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Uribe v. All State Cleaning

United States District Court, Central District of California

November 4, 2014

ANGEL URIBE and GUSTAVO URIBE, Plaintiffs,
v.
ALL STATE CLEANING, CLASSEN ENTERPRISES INC. and CARLOS MUNGUIA, Defendants.

ORDER GRANTING DEFENDANT’S MOTION FOR SUMMARY JUDGMENT [DKT. 38]

DEAN D. PREGERSON United States District Judge

Presently before the court is Defendant All State Cleaning (“All State”)’s Motion for Summary Judgment. Having considered the submissions of the parties and heard oral argument, the court grants the motion and adopts the following order.

I. Background[1]

Plaintiffs Angel and Gustavo Uribe are former janitorial employees of Defendant Classen Enterprises, Inc. (“Classen”). (Defendant’s Statement of Evidence (“SOE”) Ex. 2 at 100:11-14; Ex. 7 at 10:6-8.) Classen was a franchisee of ServiceMaster Acceptance Company (“ServiceMaster”), from which Classen obtained equipment and customer lists. (SOE Ex. B ¶ 8; Ex. C ¶ 6.)

In September 2010, Plaintiff Gustavo Uribe (“Mr. Uribe”) complained to Classen manager Cecilia Cortez (“Cortez”) that he was having an adverse reaction to chlorine cleaning products used at a job site. (SOE Ex. B ¶ 12.) Cortez instructed Mr. Uribe to use Classen’s proprietary, non-chlorine product, and informed the client that Classen employees would not use bleach products. (Id. ¶ 13.)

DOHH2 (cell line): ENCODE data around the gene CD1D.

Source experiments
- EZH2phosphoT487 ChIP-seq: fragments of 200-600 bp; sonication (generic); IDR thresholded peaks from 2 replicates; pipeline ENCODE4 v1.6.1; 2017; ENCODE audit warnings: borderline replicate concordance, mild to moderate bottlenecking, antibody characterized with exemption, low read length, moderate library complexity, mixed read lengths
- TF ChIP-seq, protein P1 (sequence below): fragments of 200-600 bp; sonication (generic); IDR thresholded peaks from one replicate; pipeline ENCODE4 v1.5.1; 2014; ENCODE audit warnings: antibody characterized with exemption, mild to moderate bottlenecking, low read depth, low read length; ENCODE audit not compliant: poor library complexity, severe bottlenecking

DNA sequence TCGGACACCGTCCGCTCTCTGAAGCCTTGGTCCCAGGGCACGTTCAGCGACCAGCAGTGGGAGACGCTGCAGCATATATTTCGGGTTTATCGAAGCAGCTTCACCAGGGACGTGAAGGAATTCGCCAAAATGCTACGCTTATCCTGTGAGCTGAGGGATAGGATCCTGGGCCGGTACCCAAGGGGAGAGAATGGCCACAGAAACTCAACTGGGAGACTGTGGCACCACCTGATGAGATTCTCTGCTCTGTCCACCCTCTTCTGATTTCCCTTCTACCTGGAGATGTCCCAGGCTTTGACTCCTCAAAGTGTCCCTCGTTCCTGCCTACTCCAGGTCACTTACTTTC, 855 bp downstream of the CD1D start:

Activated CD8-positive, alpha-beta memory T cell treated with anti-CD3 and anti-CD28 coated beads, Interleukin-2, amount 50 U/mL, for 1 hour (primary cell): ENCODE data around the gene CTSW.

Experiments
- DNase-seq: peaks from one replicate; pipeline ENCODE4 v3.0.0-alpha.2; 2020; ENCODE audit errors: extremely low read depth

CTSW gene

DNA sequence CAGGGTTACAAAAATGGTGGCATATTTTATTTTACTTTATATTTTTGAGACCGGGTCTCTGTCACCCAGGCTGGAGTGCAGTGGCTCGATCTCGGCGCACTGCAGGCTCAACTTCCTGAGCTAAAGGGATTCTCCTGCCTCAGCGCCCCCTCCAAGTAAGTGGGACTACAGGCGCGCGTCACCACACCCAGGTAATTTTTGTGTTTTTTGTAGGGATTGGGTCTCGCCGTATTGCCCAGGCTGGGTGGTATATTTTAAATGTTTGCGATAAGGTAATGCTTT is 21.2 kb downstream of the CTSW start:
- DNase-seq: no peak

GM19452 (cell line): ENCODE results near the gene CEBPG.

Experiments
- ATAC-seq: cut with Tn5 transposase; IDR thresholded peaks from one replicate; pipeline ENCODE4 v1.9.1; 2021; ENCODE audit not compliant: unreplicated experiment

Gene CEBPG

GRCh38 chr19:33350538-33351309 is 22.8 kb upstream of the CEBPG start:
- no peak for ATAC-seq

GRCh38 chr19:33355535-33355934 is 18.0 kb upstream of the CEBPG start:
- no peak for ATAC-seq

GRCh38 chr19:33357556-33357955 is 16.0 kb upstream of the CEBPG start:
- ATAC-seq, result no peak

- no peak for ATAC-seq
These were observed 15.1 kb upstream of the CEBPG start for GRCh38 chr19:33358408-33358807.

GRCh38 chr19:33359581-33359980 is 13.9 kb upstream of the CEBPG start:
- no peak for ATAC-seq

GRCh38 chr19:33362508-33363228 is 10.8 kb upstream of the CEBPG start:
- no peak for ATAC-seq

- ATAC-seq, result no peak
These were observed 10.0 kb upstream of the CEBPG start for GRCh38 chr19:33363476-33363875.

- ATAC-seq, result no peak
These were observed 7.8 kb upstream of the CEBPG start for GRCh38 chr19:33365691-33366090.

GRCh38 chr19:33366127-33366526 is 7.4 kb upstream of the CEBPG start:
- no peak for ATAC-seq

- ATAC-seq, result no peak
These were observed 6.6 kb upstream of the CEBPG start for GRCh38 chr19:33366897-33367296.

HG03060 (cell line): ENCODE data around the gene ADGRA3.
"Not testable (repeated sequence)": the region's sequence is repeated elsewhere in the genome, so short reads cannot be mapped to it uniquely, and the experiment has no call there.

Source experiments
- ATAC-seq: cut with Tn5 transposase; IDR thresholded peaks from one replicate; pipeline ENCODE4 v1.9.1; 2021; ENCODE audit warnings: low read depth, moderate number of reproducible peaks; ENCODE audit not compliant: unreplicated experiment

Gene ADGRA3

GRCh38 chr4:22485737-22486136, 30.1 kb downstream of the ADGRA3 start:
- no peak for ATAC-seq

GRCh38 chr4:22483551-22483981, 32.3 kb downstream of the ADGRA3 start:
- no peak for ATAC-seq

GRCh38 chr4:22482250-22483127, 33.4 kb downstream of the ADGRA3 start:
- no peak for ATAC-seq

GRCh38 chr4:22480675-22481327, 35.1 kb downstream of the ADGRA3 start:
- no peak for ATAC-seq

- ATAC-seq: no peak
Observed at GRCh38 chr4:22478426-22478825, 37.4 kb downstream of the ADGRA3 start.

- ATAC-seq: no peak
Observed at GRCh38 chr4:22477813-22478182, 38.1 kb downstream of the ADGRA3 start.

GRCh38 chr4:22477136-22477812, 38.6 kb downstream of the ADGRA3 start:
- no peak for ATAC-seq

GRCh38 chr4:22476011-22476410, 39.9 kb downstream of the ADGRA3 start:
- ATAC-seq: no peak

Later that year, Classen received reports that Mr. Uribe was arriving at job sites too early in the day, and began cleaning during the client’s business hours. (Id. ¶ 14.) Mr. Uribe received a warning, but continued to arrive early, and was then suspended. (Id.) Following reports that Mr. Uribe continued to visit job sites while suspended, Classen terminated his employment on September 15, 2010. (Id. ¶ 16.)

At the time of his termination, Mr. Uribe told manager Craig Classen that he intended to sue Classen “for discrimination, for hours, for mileage, for the mistreatment . . . .” (SOE Ex. 2 at 173.) Mr. Uribe could not recall mentioning the Americans with Disabilities Act, his issue with chlorine, or any allegations of racial bias during the termination meeting. (Id.) Mr. Uribe did testify that he told Craig Classen he intended to sue “because of my injury, the abuse, and all of that.” (Id.)

On September 19, 2010, Plaintiff Angel Uribe (“Ms. Uribe”) was reprimanded for allowing Mr. Uribe to accompany her to job sites after he had been terminated. (SOE Ex. C ¶ 10.) At the time of the reprimand, Ms. Uribe alleged that two other Classen employees had sexually harassed her. (Id. ¶¶ 11-12.) That same day, one of the two alleged harassers denied Ms. Uribe’s allegations and received a warning. (Id. ¶ 12.) The other alleged harasser, Defendant Munguia, admitted one of the allegations, and was terminated. (Id.) Ms. Uribe did not return calls regarding Classen’s disciplinary actions, and never returned to work. (SOE Ex. B ¶ 20.)